We sought first to evaluate the incidence rates of new cases of anisometropia, year-by-year prevalences, and the progression rates of established cases of anisometropia, and second, to evaluate the changes in anisometropia and correlations with changes in myopia’s progression and the intereye difference in axial length. 
Methods
Subjects
The cross-sectional results of an ongoing longitudinal observational study 21 22 in Singapore have been reported. The study commenced in 1999, and school children in grades 1 to 3, aged 7 to 9 years and attending three Singaporean schools (located on the Eastern, Northern and Western part of Singapore) were recruited. This study was approved by the ethics committee of the Singapore Eye Research Institute, and all procedures adhered to the Declaration of Helsinki. Informed written consent was obtained from parents of the children. 
Exclusion criteria included serious medical conditions such as leukemia or heart disorders and allergies to eye drops but not amblyopia. 
The overall participation rate was 62%. The proportion of children who reported myopia before the school eye examination was not different between participants (27.3%) and nonparticipants (26.8%).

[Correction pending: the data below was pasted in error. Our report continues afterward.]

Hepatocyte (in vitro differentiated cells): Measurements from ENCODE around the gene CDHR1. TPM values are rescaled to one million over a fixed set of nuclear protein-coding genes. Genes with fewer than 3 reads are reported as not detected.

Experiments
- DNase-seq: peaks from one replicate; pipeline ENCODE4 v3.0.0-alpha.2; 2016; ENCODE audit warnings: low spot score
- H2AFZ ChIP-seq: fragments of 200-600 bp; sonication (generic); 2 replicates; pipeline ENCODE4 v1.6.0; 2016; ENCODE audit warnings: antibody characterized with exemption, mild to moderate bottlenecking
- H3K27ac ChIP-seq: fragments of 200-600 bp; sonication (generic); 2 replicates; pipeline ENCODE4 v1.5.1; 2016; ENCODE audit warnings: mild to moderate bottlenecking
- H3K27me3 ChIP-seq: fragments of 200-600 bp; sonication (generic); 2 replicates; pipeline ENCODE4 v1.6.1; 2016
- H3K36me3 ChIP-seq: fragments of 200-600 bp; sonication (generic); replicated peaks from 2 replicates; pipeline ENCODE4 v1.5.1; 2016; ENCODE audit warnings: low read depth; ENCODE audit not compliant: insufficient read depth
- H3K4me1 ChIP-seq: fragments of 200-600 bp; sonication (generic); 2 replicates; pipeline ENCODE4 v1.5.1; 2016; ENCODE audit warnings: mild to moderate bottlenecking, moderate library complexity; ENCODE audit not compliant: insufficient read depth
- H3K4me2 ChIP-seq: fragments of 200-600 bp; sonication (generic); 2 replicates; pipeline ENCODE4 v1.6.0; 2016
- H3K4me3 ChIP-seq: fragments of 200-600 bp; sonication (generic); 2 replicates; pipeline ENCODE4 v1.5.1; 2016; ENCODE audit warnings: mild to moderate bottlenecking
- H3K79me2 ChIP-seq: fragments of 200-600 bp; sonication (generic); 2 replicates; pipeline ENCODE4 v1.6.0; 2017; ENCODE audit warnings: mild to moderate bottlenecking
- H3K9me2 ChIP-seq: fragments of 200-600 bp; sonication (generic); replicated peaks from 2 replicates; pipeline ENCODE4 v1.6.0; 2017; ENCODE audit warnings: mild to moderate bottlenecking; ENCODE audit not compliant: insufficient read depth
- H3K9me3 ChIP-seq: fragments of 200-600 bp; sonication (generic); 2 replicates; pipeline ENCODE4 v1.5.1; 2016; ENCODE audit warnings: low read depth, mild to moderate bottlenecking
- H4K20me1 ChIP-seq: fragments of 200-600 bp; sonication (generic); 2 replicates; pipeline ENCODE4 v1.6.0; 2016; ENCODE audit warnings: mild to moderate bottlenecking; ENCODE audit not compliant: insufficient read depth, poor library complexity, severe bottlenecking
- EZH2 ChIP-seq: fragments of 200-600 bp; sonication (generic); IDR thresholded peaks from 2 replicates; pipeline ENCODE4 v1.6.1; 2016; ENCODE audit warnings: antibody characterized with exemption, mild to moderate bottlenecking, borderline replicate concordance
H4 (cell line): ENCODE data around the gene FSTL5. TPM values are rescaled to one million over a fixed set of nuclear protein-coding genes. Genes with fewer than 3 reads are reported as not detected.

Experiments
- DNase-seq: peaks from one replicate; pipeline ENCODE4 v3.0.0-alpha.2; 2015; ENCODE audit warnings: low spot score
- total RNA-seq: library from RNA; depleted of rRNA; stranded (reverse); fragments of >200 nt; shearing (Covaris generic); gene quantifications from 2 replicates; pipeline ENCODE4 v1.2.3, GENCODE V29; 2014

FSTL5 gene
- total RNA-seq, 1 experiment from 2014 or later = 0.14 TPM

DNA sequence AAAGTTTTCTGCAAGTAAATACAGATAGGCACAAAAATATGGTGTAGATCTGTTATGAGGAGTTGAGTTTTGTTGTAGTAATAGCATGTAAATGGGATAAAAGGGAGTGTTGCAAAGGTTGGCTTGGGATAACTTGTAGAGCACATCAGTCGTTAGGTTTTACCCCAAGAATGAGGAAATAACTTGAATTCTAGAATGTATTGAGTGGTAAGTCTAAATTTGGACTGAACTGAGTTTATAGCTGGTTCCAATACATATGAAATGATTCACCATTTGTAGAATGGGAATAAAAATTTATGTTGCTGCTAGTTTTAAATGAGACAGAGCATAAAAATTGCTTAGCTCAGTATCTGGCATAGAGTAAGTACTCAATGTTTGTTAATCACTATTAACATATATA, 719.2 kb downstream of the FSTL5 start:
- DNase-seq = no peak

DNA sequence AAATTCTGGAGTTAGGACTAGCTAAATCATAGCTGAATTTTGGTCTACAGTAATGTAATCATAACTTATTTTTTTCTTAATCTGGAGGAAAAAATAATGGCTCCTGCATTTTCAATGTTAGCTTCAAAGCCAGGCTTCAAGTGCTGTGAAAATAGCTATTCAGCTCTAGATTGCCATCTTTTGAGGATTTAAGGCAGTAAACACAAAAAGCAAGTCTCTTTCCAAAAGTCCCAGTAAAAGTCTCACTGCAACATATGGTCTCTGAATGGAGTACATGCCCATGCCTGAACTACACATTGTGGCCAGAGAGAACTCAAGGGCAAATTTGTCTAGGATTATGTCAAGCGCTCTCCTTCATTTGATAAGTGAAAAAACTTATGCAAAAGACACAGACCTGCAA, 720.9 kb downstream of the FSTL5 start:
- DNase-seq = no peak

A total of 1979 children (equal representation of the two genders), with a mean age of 7.8 years (SD 0.83) were studied, with Chinese being the dominant ethnic group (n = 1481), followed by Malay (n = 324) and Asian Indian (n = 174). 
Measurements
The cycloplegic regimen consists of a drop of 1% cyclopentolate repeated twice at 5-minutes interval. All measurements were performed at least 30 minutes after the last eye drop instillation. Cycloplegic refraction has been shown to be the most suitable method of assessing refractive errors in longitudinal epidemiologic studies. 23  
Cycloplegic autorefraction and autokeratometry were performed in two perpendicular meridians (Canon RK-5; Canon Ltd., Tochigiken, Japan). A-mode ultrasonography was also performed (US-800 EchoScan; Nidek Ltd., Tokyo, Japan) to ascertain the axial length of the eyes. 
Definitions and Data Analysis
The refractive error, in diopters (D), was calculated as the spherical equivalent (SE): the addition of the spherical power and half the magnitude of the cylinder power. Anisometropia was defined as the difference in SE between eyes of at least 1.0 D. The intereye difference in SE was defined as the absolute difference in SE between the right and left eyes in diopters.